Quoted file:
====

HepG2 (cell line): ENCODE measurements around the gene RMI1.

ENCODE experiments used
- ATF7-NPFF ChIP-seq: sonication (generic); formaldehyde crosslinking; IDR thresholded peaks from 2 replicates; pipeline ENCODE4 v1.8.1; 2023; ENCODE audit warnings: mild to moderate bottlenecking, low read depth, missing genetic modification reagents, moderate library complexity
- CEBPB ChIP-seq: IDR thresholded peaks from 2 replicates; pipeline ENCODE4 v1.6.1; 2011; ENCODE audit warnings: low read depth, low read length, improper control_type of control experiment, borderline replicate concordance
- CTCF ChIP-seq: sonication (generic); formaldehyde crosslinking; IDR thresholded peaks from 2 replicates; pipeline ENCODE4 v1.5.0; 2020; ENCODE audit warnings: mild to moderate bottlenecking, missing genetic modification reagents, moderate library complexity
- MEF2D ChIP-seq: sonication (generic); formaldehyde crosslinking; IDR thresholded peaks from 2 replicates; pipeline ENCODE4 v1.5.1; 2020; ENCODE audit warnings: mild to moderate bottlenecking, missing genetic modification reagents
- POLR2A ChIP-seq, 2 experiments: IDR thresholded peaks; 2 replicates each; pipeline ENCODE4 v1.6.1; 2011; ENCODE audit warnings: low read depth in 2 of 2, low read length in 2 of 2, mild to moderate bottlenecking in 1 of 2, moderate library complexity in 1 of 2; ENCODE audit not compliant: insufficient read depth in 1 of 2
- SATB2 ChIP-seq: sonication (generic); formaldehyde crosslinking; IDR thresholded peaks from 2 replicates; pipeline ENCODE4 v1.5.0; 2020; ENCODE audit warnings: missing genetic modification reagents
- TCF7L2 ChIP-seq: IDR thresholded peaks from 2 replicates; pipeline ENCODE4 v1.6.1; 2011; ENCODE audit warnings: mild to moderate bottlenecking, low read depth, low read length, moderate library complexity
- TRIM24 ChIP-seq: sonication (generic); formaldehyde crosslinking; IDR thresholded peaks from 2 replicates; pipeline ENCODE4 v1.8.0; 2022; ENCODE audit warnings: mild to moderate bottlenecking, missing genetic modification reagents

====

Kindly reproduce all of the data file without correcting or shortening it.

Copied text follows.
HepG2 (cell line): ENCODE measurements around the gene RMI1.

ENCODE experiments used
- ATF7-NPFF ChIP-seq: sonication (generic); formaldehyde crosslinking; IDR thresholded peaks from 2 replicates; pipeline ENCODE4 v1.8.1; 2023; ENCODE audit warnings: mild to moderate bottlenecking, low read depth, missing genetic modification reagents, moderate library complexity
- CEBPB ChIP-seq: IDR thresholded peaks from 2 replicates; pipeline ENCODE4 v1.6.1; 2011; ENCODE audit warnings: low read depth, low read length, improper control_type of control experiment, borderline replicate concordance
- CTCF ChIP-seq: sonication (generic); formaldehyde crosslinking; IDR thresholded peaks from 2 replicates; pipeline ENCODE4 v1.5.0; 2020; ENCODE audit warnings: mild to moderate bottlenecking, missing genetic modification reagents, moderate library complexity
- MEF2D ChIP-seq: sonication (generic); formaldehyde crosslinking; IDR thresholded peaks from 2 replicates; pipeline ENCODE4 v1.5.1; 2020; ENCODE audit warnings: mild to moderate bottlenecking, missing genetic modification reagents
- POLR2A ChIP-seq, 2 experiments: IDR thresholded peaks; 2 replicates each; pipeline ENCODE4 v1.6.1; 2011; ENCODE audit warnings: low read depth in 2 of 2, low read length in 2 of 2, mild to moderate bottlenecking in 1 of 2, moderate library complexity in 1 of 2; ENCODE audit not compliant: insufficient read depth in 1 of 2
- SATB2 ChIP-seq: sonication (generic); formaldehyde crosslinking; IDR thresholded peaks from 2 replicates; pipeline ENCODE4 v1.5.0; 2020; ENCODE audit warnings: missing genetic modification reagents
- TCF7L2 ChIP-seq: IDR thresholded peaks from 2 replicates; pipeline ENCODE4 v1.6.1; 2011; ENCODE audit warnings: mild to moderate bottlenecking, low read depth, low read length, moderate library complexity
- TRIM24 ChIP-seq: sonication (generic); formaldehyde crosslinking; IDR thresholded peaks from 2 replicates; pipeline ENCODE4 v1.8.0; 2022; ENCODE audit warnings: mild to moderate bottlenecking, missing genetic modification reagents